weren't very well paid) if a pencil had to be provided. From the few
    cases I have where I _do_ have a colour image (presumably the microfilm
    was _too_ badly degraded, or lost, or the book was never filmed), they
    mostly _are_ in pencil (which makes it amazing they've survived as well
    as they have).


    In 1841 not everyone would have owned a pencil* and those enumerators
    who did might not have wanted to use their own equipment on, in this
    case, the government's business. The government would have wanted to
    ensure that all returns were completed to the same standard, too.

    * I don't know what a pencil cost in 1841 but I bet it was much more
    than they cost today.

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  • From Athel Cornish-Bowden@21:1/5 to Peter Johnson on Thu Feb 18 11:25:25 2021
    On 2021-02-17 16:00:43 +0000, Peter Johnson said:

    On Tue, 16 Feb 2021 18:04:33 +0000, "J. P. Gilliver (John)" <G6JPG@255soft.uk> wrote:


    The instructions to enumerators (I happen to have an example from the
    first written page of a census book, so I have a copy of the facing page
    with the instructions on; I'm sure plenty of others do too) includes the
    words "with the pencil provided". It's always amused me - makes me think
    things can't have been very good in 1841 (and/or, census enumerators
    weren't very well paid) if a pencil had to be provided. From the few
    cases I have where I _do_ have a colour image (presumably the microfilm
    was _too_ badly degraded, or lost, or the book was never filmed), they
    mostly _are_ in pencil (which makes it amazing they've survived as well
    as they have).


    In 1841 not everyone would have owned a pencil* and those enumerators
    who did might not have wanted to use their own equipment on, in this
    case, the government's business. The government would have wanted to
    ensure that all returns were completed to the same standard, too.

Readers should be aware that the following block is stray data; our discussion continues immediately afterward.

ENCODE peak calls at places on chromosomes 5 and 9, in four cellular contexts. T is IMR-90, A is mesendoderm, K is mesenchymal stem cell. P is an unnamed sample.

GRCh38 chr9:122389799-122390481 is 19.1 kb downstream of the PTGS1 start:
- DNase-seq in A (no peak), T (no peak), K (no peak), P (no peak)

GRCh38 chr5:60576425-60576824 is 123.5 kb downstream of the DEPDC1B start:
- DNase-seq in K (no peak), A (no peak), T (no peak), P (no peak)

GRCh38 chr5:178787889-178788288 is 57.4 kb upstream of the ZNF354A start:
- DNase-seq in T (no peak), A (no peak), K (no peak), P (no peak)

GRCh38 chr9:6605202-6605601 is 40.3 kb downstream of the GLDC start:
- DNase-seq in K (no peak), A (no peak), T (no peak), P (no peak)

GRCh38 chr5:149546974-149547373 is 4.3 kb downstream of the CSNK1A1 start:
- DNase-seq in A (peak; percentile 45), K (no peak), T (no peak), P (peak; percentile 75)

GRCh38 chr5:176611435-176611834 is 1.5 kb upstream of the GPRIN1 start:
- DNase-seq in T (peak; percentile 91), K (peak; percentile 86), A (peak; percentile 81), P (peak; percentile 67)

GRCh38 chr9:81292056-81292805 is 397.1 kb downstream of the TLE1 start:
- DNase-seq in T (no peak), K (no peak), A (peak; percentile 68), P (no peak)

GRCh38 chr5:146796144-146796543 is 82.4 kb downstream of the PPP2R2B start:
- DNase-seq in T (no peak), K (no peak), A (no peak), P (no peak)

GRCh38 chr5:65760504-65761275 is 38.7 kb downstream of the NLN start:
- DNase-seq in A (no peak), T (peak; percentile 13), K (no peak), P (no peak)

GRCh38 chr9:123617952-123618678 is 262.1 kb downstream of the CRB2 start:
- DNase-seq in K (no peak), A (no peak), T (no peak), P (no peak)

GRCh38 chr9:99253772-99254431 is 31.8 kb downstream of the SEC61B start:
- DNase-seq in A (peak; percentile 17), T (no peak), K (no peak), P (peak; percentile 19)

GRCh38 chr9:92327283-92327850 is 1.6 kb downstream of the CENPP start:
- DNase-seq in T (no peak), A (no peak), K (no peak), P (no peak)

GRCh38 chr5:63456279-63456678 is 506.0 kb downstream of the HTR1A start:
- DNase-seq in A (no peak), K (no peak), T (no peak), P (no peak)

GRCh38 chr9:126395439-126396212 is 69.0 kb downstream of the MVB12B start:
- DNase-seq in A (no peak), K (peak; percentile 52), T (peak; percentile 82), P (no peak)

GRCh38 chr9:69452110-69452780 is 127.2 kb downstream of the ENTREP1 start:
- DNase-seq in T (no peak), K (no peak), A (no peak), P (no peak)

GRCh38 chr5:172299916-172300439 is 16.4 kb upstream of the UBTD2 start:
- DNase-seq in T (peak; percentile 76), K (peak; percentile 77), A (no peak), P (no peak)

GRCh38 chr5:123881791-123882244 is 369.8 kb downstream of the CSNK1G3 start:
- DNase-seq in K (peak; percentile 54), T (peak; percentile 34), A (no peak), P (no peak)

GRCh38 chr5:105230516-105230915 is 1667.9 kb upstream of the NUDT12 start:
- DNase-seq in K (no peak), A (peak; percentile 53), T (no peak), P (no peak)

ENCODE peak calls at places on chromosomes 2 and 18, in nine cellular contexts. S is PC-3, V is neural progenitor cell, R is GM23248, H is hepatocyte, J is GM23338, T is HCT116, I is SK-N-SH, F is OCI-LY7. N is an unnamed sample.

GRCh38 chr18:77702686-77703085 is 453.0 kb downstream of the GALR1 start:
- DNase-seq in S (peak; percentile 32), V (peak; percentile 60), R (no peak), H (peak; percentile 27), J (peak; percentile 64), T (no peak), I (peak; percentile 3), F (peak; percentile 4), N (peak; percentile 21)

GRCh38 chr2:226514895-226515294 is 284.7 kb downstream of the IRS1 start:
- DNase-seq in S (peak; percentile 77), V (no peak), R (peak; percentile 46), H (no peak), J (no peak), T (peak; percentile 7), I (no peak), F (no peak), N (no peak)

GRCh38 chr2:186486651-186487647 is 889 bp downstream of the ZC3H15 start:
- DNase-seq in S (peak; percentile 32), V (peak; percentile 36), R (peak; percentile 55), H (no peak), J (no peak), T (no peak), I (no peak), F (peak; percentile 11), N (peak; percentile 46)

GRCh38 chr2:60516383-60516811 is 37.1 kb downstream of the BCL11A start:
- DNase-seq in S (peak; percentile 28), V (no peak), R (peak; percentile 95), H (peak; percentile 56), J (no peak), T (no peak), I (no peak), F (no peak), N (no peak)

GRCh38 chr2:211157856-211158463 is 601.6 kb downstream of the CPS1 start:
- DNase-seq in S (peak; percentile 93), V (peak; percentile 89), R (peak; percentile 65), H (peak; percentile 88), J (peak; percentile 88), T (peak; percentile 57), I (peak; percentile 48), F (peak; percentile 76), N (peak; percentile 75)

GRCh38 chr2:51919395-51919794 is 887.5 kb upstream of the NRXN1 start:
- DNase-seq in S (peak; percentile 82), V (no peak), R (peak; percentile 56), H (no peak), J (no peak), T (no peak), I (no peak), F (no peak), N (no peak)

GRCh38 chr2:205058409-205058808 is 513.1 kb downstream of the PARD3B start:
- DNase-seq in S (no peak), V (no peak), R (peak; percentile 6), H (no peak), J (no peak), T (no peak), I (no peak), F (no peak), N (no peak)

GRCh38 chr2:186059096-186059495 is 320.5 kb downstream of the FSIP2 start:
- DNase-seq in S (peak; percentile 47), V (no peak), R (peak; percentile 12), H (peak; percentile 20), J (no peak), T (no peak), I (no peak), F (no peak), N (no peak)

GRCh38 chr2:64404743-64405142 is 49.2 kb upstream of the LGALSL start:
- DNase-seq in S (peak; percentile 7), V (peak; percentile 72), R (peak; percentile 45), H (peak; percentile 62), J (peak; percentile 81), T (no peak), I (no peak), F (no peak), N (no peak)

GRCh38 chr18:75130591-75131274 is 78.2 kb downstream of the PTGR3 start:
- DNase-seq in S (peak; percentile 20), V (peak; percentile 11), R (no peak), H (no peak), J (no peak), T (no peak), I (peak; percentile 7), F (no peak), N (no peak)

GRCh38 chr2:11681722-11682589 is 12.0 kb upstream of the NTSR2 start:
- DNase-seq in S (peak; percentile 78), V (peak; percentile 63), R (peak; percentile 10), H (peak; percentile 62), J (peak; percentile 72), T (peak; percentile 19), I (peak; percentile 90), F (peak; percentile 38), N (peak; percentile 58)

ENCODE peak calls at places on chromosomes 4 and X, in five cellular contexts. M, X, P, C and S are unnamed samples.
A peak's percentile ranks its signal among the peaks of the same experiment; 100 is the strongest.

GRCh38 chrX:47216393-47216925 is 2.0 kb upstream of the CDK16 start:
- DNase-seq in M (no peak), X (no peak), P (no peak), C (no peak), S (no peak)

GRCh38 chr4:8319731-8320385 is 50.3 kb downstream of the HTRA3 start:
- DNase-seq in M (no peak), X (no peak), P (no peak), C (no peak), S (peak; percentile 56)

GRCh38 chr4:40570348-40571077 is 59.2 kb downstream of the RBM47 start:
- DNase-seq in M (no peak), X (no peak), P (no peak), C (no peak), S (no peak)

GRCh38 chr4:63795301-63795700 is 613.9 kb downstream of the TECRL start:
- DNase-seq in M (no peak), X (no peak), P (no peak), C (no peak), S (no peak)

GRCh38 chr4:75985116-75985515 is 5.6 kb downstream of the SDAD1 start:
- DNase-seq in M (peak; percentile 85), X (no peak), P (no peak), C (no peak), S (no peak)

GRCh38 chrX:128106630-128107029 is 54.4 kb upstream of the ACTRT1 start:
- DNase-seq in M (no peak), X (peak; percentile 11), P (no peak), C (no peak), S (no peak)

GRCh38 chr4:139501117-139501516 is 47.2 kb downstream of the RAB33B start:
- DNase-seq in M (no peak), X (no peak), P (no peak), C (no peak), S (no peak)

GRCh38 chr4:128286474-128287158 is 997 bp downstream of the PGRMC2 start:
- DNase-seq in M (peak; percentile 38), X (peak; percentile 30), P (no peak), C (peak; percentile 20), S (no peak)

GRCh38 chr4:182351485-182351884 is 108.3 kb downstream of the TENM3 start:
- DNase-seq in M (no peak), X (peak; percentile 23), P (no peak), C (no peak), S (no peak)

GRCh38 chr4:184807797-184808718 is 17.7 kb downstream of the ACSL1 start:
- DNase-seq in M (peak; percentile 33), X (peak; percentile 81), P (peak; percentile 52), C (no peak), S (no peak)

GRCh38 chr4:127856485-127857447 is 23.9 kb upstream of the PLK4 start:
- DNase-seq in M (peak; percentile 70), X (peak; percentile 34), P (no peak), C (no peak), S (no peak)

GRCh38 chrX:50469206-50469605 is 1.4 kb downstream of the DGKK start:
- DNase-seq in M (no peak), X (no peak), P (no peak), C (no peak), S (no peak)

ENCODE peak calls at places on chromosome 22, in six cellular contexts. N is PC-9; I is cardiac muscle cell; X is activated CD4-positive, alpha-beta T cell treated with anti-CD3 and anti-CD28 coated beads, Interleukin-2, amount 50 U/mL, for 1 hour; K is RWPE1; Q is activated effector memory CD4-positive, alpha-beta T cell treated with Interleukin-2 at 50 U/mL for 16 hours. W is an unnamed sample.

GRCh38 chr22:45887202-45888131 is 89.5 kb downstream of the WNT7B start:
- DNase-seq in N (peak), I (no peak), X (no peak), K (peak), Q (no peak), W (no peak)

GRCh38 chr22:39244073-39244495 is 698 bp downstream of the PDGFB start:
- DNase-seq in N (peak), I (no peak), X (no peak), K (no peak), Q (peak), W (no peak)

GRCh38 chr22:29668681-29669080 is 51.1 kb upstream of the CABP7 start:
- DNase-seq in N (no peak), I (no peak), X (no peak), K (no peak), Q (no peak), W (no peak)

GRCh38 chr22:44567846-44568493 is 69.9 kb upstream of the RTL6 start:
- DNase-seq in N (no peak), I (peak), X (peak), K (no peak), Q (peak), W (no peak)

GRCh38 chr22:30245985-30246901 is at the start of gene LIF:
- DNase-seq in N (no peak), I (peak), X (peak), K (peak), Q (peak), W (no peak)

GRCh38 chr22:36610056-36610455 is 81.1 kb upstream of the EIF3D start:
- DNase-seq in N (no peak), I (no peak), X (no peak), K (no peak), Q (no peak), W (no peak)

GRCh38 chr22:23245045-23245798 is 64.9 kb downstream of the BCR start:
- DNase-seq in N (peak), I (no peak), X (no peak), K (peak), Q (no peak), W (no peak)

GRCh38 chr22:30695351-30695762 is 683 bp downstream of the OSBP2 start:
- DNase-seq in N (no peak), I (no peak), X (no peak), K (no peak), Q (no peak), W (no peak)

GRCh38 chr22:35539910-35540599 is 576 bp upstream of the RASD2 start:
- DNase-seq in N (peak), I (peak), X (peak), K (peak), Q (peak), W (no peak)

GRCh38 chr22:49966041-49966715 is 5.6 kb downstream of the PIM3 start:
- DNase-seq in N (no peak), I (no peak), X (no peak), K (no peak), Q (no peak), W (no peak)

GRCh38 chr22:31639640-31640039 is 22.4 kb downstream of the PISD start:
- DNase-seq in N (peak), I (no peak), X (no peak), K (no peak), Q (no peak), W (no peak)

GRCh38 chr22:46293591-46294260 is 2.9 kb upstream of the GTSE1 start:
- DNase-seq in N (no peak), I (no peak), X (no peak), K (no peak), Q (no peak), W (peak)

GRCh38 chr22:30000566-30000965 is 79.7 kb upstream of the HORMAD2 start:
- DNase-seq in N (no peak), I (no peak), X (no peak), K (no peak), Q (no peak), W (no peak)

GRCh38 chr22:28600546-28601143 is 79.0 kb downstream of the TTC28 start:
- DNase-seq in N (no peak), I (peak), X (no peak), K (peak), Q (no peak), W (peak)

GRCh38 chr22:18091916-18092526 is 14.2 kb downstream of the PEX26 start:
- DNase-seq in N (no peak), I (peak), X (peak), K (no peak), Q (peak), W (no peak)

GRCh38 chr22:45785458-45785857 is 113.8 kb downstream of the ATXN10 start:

* I don't know what a pencil cost in 1841 but I bet it was much more
    than they cost today.

    Not 1841, but in 1872 you could buy a dozen for 60c in Kansas:

    http://www.kristinholt.com/archives/3111


    --
    Athel -- British, living in France for 34 years

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  • From J. P. Gilliver (John)@21:1/5 to peter@parksidewood.nospam on Thu Feb 18 16:53:05 2021
    On Wed, 17 Feb 2021 at 16:00:43, Peter Johnson
    <peter@parksidewood.nospam> wrote (my responses usually follow points
    raised):
    On Tue, 16 Feb 2021 18:04:33 +0000, "J. P. Gilliver (John)" ><G6JPG@255soft.uk> wrote:
    []
    words "with the pencil provided". It's always amused me - makes me think >>things can't have been very good in 1841 (and/or, census enumerators >>weren't very well paid) if a pencil had to be provided. From the few
    cases I have where I _do_ have a colour image (presumably the microfilm
    was _too_ badly degraded, or lost, or the book was never filmed), they >>mostly _are_ in pencil (which makes it amazing they've survived as well
    as they have).


    In 1841 not everyone would have owned a pencil* and those enumerators

    Agreed, though I would have thought at least _most_ of the people who
    applied for such a job would, but ...

    who did might not have wanted to use their own equipment on, in this
    case, the government's business. The government would have wanted to

    ... that _is_ a good point.

    ensure that all returns were completed to the same standard, too.

    I'd have thought they'd have preferred ink, though.

    * I don't know what a pencil cost in 1841 but I bet it was much more
    than they cost today.

    Agreed.

    (Just had further thought: elsewhere in this thread someone's said it's graphite, and therefore more inert than ink. But in 1841, how many would
    have been [real] lead instead? [Not that that's any more ert.] And which
    sort would the government-supplied one be? Discuss!)
    --
    J. P. Gilliver. UMRA: 1960/<1985 MB++G()AL-IS-Ch++(p)Ar@T+H+Sh0!:`)DNAf

    There should be a place on the ballot paper for 'None of the above', and if enough people filled that in, the system might start to change. - Jeremy
    Paxman in RT, 2014/1/25-31

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  • From Ruth Wilson@21:1/5 to All on Thu Feb 18 18:41:11 2021
    Snipped

    ensure that all returns were completed to the same standard, too.

    I'd have thought they'd have preferred ink, though.

    * I don't know what a pencil cost in 1841 but I bet it was much more
    than they cost today.

    Agreed.

    (Just had further thought: elsewhere in this thread someone's said it's graphite, and therefore more inert than ink. But in 1841, how many would
    have been [real] lead instead? [Not that that's any more ert.] And which
    sort would the government-supplied one be? Discuss!)